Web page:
Even though subclinical seizures don’t have physical symptoms, they can still be dangerous. They can be an indicator of other medical and neurologic problems, such as brain abnormalities like tumors.

Subclinical seizures are linked to worse outcomes in babies with congenital heart disease. In one study, babies with heart disease who had heart surgery and experienced subclinical seizures after surgery had greater illness severity and increased mortality (death rate).

Subclinical seizures are also associated with biological changes in the body. One study found that subclinical seizures increased pressure around the brain (intracranial pressure) and metabolic stress. Other research has shown that subclinical seizures can cause long-term anatomical changes in the brain, such as shrinkage of the hippocampus.

A timely diagnosis of subclinical seizures is just as important as a diagnosis of other seizure types. Diagnosis will likely require follow-up with a team of doctors that includes neurologists and other specialists.

Building a Community

When you join MyEpilepsyTeam, you gain a social support network of more than 109,000 people who understand what it’s like to live with seizures, including subclinical seizures.

Do you or a loved one experience subclinical seizures? Have you found ways to manage them? Comment below or post on MyEpilepsyTeam.

References
  1. Subclinical Seizures — Cedars Sinai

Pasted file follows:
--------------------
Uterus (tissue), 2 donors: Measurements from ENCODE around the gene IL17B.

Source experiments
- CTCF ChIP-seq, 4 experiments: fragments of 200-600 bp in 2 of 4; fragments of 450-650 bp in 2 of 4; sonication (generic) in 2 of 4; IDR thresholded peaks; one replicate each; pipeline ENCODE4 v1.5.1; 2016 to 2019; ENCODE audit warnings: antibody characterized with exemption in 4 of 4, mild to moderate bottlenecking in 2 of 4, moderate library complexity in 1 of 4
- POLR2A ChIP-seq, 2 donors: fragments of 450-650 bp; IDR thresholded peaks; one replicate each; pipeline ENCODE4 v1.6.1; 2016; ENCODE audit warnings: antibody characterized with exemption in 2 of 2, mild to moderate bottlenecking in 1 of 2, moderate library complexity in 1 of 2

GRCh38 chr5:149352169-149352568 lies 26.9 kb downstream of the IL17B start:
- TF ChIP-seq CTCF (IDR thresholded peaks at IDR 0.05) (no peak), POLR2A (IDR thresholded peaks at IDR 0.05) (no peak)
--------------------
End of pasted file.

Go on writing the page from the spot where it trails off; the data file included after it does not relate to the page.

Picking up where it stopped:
2. Detection of Electrographic Seizures With Continuous EEG Monitoring in Critically Ill Patients — Neurology
  3. Incidence of Seizures on Continuous EEG Monitoring Following Traumatic Brain Injury in Children — Journal of Neurosurgery
  4. Neonatal Posterior Cerebral Artery Stroke: Clinical Presentation, MRI Findings, and Outcome — Developmental Medicine & Child Neurology
  5. Nonconvulsive Status Epilepticus in Patients With Brain Tumors — Seizure
  6. Prognostic Value of EEG in Neonatal Meningitis: Retrospective Study of 29 Infants — Pediatric Neurology
  7. Electroencephalographic Characteristics of Epileptic Seizures in Preterm Neonates — Clinical Neurophysiology
  8. Prevalence, Significance, and Clinical Characteristics of Seizures, Epilepsy, and Subclinical Electrical Activity in Autism — The North American Journal of Medicine and Science
  9. Incidence and Impact of Subclinical Epileptiform Activity in Alzheimer’s Disease — Annals of Neurology
  10. Summary of Antiepileptic Drugs — Epilepsy Foundation
  11. Auras and Subclinical Seizures: Characteristics and Prognostic Significance — Annals of Neurology
  12. Subclinical Seizures Identified by Postoperative Electroencephalographic Monitoring Are Common After Neonatal Cardiac Surgery — The Journal of Thoracic and Cardiovascular Surgery
  13. Pericontusional Brain Tissue Exhibits Persistent Elevation of Lactate/Pyruvate Ratio Independent of Cerebral Perfusion Pressure — Critical Care Medicine
  14. Nonconvulsive Seizures After Traumatic Brain Injury Are Associated With Hippocampal Atrophy — Neurology

All updates must be accompanied by text or a picture.
Evelyn O. Berman, M.D. is a neurology and pediatric specialist and treats disorders of the brain in children. Review provided by VeriMed Healthcare Network. Learn more about her here.
Brooke Dulka, Ph.D. is a freelance science writer and editor. She received her doctoral training in biological psychology at the University of Tennessee. Learn more about her here.